Drexler on Media

By Mike Drexler

There is no substitute for experience. It means living through the events and understanding their consequences, not just hearing about them. When you live through a plethora of situations over time you are instilled with knowledge that cannot be obtained in any other way. After all, how else can you possibly know what people are going through? And you gain a perspective that no one can teach you. Frankly, you can’t beat it.

But one thing is certain. We live in a world of constant change. A perspective from past experiences only helps to guide you for what might occur in the future. It does not provide all of the answers. But it does offer some of the reasons that changes occur and what needs to be done about them. The rest is knowing how to deal with change and often bringing new and different approaches to the best decision making process.

My contributions to this book are intended to help advertisers and agencies make decisions that will build their business in an efficient and profitable way. It attempts to improve and sustain a productive relationship among working partners and offer some points of view on many of the issues that have emerged today and will continue to be addressed in the future.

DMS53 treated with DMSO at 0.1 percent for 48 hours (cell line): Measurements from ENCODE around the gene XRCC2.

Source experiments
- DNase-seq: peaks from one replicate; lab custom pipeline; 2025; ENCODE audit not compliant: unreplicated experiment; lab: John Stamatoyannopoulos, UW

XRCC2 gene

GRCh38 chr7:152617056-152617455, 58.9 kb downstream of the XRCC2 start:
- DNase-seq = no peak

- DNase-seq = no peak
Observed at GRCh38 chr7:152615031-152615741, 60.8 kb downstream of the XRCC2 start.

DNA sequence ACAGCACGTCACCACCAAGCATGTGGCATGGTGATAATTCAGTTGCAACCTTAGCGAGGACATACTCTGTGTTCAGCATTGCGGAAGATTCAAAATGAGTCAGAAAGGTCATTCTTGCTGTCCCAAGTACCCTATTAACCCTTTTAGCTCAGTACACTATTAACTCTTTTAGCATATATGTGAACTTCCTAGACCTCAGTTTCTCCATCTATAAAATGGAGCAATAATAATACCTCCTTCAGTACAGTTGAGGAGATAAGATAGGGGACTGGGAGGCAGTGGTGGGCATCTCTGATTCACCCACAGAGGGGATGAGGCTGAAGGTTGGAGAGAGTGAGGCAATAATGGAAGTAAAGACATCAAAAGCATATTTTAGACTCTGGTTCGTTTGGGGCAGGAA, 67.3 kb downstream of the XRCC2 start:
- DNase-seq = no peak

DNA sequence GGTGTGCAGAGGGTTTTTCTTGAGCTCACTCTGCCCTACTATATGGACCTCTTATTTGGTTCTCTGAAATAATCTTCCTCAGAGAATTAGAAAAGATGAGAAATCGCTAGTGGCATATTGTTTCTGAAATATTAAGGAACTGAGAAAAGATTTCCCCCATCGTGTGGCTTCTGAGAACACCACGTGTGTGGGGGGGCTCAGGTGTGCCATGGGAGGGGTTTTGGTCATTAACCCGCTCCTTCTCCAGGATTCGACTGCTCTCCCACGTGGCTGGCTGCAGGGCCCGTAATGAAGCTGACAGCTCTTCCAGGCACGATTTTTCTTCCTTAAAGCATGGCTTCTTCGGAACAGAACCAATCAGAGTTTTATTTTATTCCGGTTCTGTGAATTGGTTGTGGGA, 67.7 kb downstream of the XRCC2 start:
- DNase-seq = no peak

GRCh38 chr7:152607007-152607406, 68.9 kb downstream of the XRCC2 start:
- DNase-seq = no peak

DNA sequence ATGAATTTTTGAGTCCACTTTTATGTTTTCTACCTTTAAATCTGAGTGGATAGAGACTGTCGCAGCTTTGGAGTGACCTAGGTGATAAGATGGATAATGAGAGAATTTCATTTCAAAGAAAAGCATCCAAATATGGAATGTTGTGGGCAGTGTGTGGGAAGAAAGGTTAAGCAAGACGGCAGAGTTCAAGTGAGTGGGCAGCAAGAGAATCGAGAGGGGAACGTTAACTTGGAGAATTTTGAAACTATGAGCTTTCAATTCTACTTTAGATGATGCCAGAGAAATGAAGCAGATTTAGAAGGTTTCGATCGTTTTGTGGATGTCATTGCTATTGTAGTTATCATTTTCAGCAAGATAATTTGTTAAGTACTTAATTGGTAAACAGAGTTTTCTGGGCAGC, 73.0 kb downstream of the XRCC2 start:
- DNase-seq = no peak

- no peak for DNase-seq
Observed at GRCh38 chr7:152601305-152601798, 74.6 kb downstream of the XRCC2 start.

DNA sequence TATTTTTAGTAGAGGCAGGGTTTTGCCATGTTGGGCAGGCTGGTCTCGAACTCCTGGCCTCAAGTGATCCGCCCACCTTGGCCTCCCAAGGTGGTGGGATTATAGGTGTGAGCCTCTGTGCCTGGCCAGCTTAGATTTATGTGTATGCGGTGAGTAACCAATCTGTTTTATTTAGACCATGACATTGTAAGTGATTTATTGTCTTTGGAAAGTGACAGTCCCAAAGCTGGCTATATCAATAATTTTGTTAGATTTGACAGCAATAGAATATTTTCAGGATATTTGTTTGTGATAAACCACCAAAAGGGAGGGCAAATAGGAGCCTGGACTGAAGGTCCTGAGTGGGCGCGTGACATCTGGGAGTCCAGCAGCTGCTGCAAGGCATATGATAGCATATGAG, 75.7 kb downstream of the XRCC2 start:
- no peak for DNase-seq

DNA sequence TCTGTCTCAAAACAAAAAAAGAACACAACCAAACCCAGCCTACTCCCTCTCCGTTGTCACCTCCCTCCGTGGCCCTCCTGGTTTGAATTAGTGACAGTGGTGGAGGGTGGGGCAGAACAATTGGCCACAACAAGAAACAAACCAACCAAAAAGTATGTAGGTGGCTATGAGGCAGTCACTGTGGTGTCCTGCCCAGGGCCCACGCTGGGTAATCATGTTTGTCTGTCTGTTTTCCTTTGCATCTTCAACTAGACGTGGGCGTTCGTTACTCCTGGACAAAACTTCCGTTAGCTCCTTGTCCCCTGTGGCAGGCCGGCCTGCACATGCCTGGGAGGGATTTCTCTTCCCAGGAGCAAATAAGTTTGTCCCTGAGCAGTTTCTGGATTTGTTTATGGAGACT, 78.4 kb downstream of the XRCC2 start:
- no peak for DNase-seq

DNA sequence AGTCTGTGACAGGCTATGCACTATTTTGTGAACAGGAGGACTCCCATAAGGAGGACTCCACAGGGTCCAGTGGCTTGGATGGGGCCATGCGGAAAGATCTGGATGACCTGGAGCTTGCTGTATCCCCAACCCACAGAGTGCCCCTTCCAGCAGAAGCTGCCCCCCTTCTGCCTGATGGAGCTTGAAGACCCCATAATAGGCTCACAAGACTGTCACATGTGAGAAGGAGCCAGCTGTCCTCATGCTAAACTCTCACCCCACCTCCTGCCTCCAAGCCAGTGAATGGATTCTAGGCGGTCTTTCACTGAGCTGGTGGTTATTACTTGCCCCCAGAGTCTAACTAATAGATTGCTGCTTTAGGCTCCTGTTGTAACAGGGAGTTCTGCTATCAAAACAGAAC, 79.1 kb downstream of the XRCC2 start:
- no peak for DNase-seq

As a founding Partner and Managing Director of Drexler/Fajen & Partners I have written several opinion pieces designed to help advertisers in the agency search process. Following are 25 articles I believe are most relevant to many of the issues facing the industry today and will be important for advertisers and agencies to consider in the future. Needless to say, as a consultancy we are prepared to advise  clients with a detailed approach on how to conduct an effective agency review or, if possible, repair an existing advertiser/agency relationship to produce the most cost effective results.

Here’s how it all got started for me. My early days at Ogilvy, as the first job out of college, were very disciplined. Sure we had fun, but it was work. Hours that lasted until 11pm or midnight were commonplace.. And David Ogilvy kept a watchful eye on almost everyone. He often referred to me and other guys in the agency as “my dear boy”. That meant he was about to scold us. I rose to EVP Media Director from the youngest VP in the agency. There certainly were some Mad Men episodes along the way, but clients came first and work was the focus of our attention. David Ogilvy knew the accounts he wanted and prepared to get them. In 10 years he got every one.  We learned a lot from him. I knew I wanted a career in media because at every client meeting I was the expert in that tangled lexicon.

Leaving Ogilvy was hard. By when Bill Bernbach called, 13 years later, to tell me he need to boost his agency’s media department to the level of its creative reputation I couldn’t refuse. I did tell him that if that’s what he really wanted I might step on a few toes of his most cherished creatives. He said “go right ahead,” And kept his word. As it turned out, I got along wonderfully with the DDB creative people and they even began to know where the media floor was. More and more media had a seat at the table as I was Worldwide EVP and member of the Board of Directors.